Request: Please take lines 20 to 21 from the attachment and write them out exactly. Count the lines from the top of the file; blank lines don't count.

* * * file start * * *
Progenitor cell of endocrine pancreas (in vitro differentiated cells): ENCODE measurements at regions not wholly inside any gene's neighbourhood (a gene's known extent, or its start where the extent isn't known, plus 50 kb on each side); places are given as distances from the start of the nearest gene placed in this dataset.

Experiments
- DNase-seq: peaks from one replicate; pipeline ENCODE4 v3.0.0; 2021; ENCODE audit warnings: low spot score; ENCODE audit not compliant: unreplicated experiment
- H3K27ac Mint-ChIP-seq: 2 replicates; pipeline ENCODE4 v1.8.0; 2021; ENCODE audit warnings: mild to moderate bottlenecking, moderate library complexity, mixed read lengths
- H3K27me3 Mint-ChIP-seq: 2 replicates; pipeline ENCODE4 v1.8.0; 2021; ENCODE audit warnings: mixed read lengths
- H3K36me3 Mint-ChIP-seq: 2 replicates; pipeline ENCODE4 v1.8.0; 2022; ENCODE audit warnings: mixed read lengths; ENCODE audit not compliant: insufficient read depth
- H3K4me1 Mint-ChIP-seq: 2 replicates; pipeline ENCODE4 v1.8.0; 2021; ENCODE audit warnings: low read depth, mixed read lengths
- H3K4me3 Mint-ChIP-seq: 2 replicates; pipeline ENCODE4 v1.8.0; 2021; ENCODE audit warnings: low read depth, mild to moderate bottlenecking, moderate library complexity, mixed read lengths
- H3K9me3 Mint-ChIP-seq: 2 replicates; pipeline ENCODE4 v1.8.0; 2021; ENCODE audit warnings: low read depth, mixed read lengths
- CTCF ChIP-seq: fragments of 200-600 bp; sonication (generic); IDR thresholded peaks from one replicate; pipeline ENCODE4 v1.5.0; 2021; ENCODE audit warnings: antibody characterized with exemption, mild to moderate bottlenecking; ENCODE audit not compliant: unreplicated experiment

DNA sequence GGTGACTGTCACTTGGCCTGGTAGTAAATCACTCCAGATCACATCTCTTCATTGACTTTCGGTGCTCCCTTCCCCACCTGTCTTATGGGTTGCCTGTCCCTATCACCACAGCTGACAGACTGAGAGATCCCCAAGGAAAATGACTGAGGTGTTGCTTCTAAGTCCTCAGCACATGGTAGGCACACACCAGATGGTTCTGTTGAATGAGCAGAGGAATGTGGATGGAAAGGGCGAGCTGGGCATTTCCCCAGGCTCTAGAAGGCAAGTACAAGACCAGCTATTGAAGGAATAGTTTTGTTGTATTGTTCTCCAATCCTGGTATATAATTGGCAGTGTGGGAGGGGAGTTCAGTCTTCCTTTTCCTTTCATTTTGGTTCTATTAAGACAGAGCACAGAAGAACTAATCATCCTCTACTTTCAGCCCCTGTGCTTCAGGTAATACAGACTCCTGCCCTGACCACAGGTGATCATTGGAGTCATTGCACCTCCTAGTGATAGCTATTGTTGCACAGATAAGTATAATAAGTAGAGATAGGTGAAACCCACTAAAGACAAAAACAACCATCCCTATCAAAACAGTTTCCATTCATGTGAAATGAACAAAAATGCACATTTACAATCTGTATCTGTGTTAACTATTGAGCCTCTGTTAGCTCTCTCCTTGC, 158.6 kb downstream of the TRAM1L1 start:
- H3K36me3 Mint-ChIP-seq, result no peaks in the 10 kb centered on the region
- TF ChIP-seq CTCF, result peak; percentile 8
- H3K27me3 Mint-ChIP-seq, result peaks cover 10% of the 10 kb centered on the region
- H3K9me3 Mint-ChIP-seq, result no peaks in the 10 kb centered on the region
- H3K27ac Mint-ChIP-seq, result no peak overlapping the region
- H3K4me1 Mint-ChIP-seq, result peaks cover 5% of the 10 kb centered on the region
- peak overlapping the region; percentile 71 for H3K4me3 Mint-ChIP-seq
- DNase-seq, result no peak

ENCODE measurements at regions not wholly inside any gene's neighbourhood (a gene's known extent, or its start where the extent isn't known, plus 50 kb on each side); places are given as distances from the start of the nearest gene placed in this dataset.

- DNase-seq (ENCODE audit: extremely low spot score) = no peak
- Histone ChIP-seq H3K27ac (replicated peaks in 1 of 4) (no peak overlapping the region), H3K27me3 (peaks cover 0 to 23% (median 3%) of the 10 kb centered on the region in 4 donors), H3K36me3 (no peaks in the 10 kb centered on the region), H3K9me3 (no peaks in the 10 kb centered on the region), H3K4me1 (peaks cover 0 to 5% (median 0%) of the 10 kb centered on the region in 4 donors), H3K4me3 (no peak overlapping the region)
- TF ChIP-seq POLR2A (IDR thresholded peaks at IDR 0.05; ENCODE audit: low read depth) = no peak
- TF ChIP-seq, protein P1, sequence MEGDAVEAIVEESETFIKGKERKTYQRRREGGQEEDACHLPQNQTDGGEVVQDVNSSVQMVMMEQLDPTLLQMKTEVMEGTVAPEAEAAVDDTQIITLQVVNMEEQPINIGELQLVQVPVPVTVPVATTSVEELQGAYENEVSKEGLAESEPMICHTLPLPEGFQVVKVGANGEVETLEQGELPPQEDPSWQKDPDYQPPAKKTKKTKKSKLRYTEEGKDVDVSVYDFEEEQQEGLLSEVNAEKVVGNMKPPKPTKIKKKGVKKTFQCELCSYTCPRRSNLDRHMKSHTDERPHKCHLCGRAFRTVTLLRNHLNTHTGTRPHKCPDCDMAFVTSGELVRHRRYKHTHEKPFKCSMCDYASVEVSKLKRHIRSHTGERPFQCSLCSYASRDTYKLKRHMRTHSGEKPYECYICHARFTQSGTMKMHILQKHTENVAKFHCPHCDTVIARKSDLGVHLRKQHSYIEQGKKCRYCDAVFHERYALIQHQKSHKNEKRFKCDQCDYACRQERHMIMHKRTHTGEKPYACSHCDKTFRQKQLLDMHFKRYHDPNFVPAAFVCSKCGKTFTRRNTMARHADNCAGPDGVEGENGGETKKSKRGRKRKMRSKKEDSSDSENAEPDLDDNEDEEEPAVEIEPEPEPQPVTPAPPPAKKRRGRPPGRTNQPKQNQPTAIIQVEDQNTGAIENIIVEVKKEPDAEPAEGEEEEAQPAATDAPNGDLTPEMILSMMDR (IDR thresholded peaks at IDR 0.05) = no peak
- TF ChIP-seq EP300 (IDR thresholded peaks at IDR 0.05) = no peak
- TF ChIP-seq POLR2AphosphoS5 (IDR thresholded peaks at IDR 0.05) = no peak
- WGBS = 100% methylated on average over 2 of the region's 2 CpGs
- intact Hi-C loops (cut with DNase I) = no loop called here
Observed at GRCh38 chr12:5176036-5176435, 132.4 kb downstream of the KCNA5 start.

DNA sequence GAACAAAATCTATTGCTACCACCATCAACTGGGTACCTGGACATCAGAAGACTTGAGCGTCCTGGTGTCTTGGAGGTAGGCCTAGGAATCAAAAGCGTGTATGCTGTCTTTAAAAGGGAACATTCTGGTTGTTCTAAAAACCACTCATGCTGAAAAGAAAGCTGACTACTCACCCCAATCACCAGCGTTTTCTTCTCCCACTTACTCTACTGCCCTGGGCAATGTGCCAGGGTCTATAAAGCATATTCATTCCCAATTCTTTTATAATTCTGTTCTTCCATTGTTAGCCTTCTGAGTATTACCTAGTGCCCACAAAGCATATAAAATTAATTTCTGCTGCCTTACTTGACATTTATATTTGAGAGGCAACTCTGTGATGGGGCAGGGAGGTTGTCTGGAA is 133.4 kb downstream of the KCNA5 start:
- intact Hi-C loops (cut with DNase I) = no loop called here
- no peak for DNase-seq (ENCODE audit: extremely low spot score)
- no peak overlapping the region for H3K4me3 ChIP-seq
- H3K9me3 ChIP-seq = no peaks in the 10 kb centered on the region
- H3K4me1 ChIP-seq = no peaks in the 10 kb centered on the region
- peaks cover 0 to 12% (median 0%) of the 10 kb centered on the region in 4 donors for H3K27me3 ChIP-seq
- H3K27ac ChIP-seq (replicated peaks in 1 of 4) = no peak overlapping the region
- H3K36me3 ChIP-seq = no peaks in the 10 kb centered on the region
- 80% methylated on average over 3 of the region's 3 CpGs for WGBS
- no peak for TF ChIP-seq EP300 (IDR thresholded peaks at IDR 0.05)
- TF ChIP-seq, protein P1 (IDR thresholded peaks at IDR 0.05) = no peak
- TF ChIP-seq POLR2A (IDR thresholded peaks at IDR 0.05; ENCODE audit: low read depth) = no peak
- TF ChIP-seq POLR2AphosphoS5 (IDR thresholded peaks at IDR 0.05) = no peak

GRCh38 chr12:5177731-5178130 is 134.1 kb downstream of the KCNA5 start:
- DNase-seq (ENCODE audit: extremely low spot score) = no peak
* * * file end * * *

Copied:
ENCODE measurements at regions not wholly inside any gene's neighbourhood (a gene's known extent, or its start where the extent isn't known, plus 50 kb on each side); places are given as distances from the start of the nearest gene placed in this dataset.

- DNase-seq (ENCODE audit: extremely low spot score) = no peak